She continues, more seriously:

“The people who drank these drinks during the heights of their popularity did so for the same reasons we guzzle today’s trendy cocktails: to celebrate, to escape, to drown sorrows, to feel bigger, to feel glamorous–or feel nothing at all.”

As tongue in cheek as most of the book is, it also touches on the deeper theme of why people drink, why socializing over alcohol has persisted so strongly throughout history.

For now, Let’s Bring Back: The Cocktail Edition is tucked neatly into my bookshelf. But as soon as I have my own apartment in a city, I’m going to make use of this book and hold an epic throwback cocktail party, unapologetically artsy and decidedly literary.

Either that, or I’ll go find a way back to go back to the grandeur of 20s nightlife, Owen Wilson style.

Fictional Cheers, Hemingway.


Summer reading that isn’t ‘Fifty Shades of Grey’

As of last Wednesday, I’ve read Fifty Shades of Grey. Took me all of about a day, ish. I couldn’t get my hands on a copy for awhile (I’d been on the local library’s waiting list for forever) and finally one of my good friends who loves the series was kind enough to buy  me the first novel.

I’m not going to take a stand for or against the series, whether it’s too explicit etc. etc., simply because I don’t feel strongly either way. It was definitely an entertaining read, and I flew through it. What I find really fascinating though is that the trilogy is “poised to become one of the fastest-selling series in recent years, with 20 million copies sold in the United States and 31 million worldwide since March,” according to an article by CNN a few weeks ago. It’s hard to sell books. That’s a lot of books.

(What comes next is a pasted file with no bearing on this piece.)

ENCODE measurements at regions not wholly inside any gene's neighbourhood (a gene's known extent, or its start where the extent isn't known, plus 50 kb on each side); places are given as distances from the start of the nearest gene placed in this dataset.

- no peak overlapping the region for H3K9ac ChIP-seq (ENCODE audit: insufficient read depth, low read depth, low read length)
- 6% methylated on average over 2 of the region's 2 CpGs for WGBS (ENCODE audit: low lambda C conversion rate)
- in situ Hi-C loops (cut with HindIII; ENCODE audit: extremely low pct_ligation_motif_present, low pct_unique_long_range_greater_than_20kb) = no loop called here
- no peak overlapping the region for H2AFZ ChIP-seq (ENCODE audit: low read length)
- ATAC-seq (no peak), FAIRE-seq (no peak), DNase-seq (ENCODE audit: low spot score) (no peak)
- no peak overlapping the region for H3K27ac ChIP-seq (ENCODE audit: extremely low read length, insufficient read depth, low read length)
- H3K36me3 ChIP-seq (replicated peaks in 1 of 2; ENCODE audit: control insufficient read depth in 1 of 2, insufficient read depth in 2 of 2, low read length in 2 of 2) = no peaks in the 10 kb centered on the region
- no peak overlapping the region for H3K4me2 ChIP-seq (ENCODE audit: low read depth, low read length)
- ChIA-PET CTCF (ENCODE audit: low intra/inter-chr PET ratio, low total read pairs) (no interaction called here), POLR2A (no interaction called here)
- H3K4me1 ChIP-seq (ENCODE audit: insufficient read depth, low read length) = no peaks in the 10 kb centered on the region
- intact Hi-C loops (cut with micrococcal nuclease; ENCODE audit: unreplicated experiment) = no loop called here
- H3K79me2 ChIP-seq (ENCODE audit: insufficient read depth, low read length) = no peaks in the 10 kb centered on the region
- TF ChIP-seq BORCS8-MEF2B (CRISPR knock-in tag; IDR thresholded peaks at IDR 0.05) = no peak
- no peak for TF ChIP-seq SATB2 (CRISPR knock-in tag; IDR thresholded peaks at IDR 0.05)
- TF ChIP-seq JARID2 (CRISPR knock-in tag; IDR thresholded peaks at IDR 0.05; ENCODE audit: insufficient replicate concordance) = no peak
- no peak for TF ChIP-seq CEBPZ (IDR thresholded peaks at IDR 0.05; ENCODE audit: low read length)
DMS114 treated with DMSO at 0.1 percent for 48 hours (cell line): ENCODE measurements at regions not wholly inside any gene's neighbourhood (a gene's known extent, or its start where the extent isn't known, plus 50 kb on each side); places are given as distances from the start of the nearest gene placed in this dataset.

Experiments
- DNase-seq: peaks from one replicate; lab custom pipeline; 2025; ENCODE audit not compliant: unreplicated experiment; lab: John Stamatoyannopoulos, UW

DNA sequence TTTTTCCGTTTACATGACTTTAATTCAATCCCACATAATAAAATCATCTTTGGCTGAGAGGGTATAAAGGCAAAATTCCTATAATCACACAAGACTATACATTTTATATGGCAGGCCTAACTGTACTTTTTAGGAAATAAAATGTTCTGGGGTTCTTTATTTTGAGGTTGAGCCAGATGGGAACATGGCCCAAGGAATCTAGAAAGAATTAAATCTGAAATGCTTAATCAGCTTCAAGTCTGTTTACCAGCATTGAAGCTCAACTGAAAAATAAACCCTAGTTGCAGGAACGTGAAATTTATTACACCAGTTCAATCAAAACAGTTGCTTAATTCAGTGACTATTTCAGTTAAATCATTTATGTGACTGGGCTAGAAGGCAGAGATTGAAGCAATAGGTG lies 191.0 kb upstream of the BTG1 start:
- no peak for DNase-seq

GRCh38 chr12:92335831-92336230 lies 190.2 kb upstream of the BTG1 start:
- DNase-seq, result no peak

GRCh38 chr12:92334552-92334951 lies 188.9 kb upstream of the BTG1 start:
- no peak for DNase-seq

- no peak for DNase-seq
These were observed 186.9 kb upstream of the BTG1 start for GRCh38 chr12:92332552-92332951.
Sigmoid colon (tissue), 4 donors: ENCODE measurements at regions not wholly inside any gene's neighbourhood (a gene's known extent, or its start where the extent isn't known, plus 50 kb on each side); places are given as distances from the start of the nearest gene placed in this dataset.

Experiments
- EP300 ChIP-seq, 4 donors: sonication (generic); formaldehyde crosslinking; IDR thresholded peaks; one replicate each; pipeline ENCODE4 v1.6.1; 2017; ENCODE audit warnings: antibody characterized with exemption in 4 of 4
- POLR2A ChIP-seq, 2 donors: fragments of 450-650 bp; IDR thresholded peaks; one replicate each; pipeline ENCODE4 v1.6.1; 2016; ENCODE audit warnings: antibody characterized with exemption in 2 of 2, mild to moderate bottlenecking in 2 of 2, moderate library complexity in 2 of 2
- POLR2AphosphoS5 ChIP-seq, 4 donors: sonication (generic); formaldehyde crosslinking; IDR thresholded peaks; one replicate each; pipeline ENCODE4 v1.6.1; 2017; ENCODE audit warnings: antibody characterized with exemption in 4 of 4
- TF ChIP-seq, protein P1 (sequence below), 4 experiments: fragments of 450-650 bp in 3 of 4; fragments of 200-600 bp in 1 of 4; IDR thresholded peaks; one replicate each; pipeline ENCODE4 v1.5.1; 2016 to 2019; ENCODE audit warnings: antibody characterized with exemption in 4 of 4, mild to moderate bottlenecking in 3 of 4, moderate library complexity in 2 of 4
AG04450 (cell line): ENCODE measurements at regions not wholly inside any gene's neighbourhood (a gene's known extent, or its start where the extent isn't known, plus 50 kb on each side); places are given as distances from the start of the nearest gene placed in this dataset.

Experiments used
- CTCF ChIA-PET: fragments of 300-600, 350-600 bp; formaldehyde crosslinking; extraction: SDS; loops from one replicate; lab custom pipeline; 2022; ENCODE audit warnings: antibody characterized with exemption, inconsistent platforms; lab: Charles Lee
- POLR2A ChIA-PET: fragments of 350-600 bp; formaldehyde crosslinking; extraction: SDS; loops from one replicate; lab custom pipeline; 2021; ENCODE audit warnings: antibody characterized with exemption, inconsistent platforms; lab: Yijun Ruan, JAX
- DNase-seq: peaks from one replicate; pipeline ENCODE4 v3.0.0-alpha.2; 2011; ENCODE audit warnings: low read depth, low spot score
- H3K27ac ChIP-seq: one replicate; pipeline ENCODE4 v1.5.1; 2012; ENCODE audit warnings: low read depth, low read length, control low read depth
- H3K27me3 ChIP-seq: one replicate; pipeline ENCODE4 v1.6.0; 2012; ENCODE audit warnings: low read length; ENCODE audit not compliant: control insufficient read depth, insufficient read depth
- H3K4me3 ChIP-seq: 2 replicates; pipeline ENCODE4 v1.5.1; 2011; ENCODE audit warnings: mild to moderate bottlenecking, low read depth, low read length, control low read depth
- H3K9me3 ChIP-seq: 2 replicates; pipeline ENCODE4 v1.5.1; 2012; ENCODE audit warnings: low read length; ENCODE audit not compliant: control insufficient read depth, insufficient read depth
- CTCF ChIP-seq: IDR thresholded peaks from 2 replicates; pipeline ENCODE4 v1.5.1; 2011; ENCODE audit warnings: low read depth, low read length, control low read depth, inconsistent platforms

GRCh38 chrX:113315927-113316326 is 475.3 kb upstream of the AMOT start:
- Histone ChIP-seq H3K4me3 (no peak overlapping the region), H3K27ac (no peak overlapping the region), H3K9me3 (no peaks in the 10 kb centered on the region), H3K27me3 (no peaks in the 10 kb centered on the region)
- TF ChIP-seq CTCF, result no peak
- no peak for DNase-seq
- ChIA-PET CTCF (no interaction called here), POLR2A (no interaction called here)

Still, I probably won’t go out of my way to read the rest. I do think a summer reading list should be more substantial than just Fifty Shades maybe topped with The Hunger Games— if you’re interested in beefing up your bookshelf, this diagram from Teach.com is great for pointing you in that direction.

SOURCE: Teach.com

Small finds: Pickwick Book Shop

Searching through the stacks at Pickwick Book Shop.

I took a short ride with my family to Nyack, New York yesterday and was pleased to find there a used bookstore called “Pickwick Book Shop.” This place was literally OVERFLOWING with books– stacks upon stacks upon stacks, some so high they were out of reach. And lots of nooks and crannies everywhere, the way I imagine a book shop should be.

Nyack-Piermont Patch calls Pickwick Book Shop “one of the last great used bookstores.” According to Patch, the owner, Jack Dunnigan, used to shop at the store as a child, and bought the place in 1975. It has been open since the 50s.

I really loved looking through the book shop, especially trying to pick out the older books from the piles. I ended up buying a 1963 edition of “Prefaces to Shakespeare: Antony & Cleopatra and Coriolanus,” as well as a few vintage-looking cards with images of New York City. The place actually reminded me a lot of the famous Shakespeare and Company in Paris, except I have the sense Pickwick is much less organized. I wonder how (and, frankly, if) the owner keeps track of all this inventory!

If you’re ever in the area, or on the hunt for first editions, I’d suggest you check this place out. Just make sure to leave yourself an hour or two!